Nestled on the left bank of the river Douro, opposite the town of Régua, sits the old Quinta do Vale Abraão, a baroque manor house with a discreet nod to the French chateau. A decade ago it was turned into an hotel, which has been managed since 2015 by the Six Senses chain. The landscape is unmistakeably Douro, and the architecture of the place, cascading terraces and all, is in tune with the better Portuguese country estates. Inside however, you could be anywhere. Anywhere nice of course, as the interiors have been designed by the reigning queen of sensible minimalism, the Irish-American Clodagh. But anywhere still: it’s unapologetically contemporary without the slightest hint of 18th century Portuguese interiors.
Taking advantage of the steep terrain, guests enter through the top floor, dine and wine at the 3rd floor and pamper themselves below. The rooms are in between, and quite comfortable and lofty they are, with open plan bathrooms, large lounging areas, sensible lighting and beautiful, though a bit narrow views. And speaking of which, the gardens are stunning. Right next to the pool there’s an organic garden which the hotel’s kitchen actually uses. Around, lush lawns punctuated with century old trees, with the river as a constant backdrop lead us to a whimsical forest.
There’s a wine bar, or if I may put it more correctly, a wine library, which actually doubles as a library, and a proper bar, complete with pool table. The bartender mixed me a pretty decent Bloody Mary before dinner, right after a crash course in port wine by one of the house’s very competent sommeliers João Koeler.
Dinner was served in the contemporary rustic restaurant, featuring a scenographic kitchen in the first room, and a beautiful panel of mismatched 18th century tiles in the larger salon. Joana van Zeller, the very charming hotel’s PR, joined me for dinner, and we just let ourselves go through a nice ride down the rather extensive menu and the wine list. The food does the interior design justice, and traditional local fare sits nicely along oriental fusion and international standards. My choice of smoked (and actually still smoking) charcuterie and the local dry aged beef tataki were delivered with a generous side of theatricality. The hotel commissioned the kitchen to Ljubomir Stanisik (see Comporta is Sublime), and I fear some authenticity might have been compromised in an effort to, understandably, cater to a diverse crowd of well healed visitors. But there’s a Josper in the kitchen, and the chef likes to show off his prowess operating its grill and backing power applied to local traditional fare, such as roasted cod fish or grilled octopus. You should definitely go for it.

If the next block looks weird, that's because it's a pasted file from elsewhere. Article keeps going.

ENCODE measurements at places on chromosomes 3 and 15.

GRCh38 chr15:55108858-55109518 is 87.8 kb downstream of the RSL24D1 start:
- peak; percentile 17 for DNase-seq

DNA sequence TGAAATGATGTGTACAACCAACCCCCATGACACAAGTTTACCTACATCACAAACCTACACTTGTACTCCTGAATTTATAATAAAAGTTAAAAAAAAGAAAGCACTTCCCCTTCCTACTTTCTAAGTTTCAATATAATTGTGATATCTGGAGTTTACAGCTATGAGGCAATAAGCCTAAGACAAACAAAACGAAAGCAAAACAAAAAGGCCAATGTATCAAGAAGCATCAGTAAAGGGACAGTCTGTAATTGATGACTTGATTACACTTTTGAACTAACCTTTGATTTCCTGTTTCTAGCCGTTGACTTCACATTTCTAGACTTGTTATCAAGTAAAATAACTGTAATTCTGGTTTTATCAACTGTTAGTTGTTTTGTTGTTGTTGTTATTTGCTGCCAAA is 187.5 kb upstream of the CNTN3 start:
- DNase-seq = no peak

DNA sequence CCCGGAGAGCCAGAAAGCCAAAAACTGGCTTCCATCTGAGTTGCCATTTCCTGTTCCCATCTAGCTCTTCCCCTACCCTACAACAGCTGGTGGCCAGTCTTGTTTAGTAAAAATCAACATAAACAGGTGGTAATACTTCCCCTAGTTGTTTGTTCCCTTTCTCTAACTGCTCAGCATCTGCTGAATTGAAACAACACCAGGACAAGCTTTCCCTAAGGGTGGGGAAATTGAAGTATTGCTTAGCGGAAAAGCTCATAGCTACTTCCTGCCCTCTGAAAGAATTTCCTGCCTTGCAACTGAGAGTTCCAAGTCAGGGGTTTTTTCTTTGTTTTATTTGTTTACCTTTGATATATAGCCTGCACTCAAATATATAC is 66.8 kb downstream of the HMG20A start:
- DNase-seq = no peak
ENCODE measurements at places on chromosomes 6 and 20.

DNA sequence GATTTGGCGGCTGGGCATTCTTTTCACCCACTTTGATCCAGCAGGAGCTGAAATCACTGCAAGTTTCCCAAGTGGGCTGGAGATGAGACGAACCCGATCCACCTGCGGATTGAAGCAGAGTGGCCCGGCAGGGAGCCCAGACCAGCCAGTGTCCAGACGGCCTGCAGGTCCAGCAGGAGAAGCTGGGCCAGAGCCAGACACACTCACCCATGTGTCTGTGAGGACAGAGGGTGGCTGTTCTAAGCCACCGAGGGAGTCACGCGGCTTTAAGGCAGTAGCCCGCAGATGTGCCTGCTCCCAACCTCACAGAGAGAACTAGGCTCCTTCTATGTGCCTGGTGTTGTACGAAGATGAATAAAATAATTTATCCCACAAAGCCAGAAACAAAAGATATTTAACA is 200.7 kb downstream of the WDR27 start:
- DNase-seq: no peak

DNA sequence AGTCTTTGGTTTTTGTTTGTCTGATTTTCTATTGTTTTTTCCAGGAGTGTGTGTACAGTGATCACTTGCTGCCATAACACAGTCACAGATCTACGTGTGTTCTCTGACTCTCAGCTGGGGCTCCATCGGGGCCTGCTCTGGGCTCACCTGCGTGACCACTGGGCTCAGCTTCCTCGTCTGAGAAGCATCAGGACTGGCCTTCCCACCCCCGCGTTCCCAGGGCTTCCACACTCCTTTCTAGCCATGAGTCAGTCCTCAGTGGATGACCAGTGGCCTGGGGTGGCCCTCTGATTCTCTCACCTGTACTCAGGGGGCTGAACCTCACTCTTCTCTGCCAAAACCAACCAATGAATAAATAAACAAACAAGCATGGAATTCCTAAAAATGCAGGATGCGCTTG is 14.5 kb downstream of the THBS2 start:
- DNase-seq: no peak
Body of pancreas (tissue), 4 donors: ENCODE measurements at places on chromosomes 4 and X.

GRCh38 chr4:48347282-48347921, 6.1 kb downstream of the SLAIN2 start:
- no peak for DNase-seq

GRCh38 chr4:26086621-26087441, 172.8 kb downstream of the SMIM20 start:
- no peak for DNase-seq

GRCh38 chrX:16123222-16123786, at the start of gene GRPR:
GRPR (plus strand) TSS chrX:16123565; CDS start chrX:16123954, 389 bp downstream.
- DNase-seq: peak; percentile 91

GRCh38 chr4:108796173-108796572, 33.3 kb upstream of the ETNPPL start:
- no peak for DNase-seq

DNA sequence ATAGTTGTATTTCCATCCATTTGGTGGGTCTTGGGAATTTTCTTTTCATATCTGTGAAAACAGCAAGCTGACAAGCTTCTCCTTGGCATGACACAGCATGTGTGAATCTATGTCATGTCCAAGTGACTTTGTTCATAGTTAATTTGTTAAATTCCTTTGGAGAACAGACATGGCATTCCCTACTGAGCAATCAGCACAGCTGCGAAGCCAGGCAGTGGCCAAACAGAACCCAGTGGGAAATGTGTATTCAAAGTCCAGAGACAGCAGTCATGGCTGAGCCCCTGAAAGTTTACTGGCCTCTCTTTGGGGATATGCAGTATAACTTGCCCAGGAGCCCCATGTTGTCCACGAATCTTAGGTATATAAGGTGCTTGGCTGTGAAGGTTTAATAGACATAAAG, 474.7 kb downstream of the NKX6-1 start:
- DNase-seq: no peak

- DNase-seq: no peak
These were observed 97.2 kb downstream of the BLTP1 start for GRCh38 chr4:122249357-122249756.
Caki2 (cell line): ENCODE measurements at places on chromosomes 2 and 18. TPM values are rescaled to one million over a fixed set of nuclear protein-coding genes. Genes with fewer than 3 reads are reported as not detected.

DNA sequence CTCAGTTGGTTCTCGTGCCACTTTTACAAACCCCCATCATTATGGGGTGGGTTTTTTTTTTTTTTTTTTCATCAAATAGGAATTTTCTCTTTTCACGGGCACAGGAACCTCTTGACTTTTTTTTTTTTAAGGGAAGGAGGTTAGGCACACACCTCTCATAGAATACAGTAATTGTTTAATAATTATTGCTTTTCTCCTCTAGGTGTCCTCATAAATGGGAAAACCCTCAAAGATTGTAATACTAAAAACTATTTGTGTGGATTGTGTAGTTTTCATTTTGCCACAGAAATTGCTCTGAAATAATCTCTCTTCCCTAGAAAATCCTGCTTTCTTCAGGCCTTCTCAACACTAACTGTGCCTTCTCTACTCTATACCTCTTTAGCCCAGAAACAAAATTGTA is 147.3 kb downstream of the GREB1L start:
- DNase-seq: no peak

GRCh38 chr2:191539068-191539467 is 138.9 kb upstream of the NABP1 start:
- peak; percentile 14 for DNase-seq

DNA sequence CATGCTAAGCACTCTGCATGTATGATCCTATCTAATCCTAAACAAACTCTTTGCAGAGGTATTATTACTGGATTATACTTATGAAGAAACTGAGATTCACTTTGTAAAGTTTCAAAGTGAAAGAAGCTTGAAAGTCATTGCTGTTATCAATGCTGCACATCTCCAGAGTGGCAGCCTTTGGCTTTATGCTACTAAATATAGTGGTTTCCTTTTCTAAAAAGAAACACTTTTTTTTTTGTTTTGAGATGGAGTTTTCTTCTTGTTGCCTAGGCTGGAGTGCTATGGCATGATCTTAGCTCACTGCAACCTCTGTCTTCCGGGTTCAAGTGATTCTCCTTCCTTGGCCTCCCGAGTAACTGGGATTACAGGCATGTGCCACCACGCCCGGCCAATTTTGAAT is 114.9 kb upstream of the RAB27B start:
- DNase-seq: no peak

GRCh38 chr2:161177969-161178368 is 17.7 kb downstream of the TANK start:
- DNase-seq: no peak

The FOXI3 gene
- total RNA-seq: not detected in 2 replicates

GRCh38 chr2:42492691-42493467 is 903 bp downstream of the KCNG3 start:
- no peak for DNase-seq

Breakfast the next day was on par with the latest tendencies of five-star breakfasting: 7 different types of milk, of which just 3 are actually milk based, a full blown egg station, and the ever larger assortment of exotic fruit salads, yogurt combinations, granolas, cheeses and cold cuts, these last two meriting their own dedicated room in the buffet. The quality of the bread leaves room for improvement though.
After that it was spa time, and at 2000 sqm for just 100 guests, you know you’re in for a treat. The gym was very comprehensively equipped, which is especially remarkable given the small number of patrons it serves. The large indoor pool, was a tepid anthem to serenity and calm. And the sauna, a show stopping cantilevered room overlooking the trees and the river, was just gorgeous.
Six Senses Douro Valley is the upscale place to stay while visiting Douro and due to its strategic location is a fine gateway to the whole Douro experience. And what it may lack in authenticity and sense of place it more than makes up in the high standard of service and world class level of comfort delivered.
Quinta de Vale Abraão, Samodães,
T +351 254 660 600
Is there a more romantic mean of transportation than an old (...)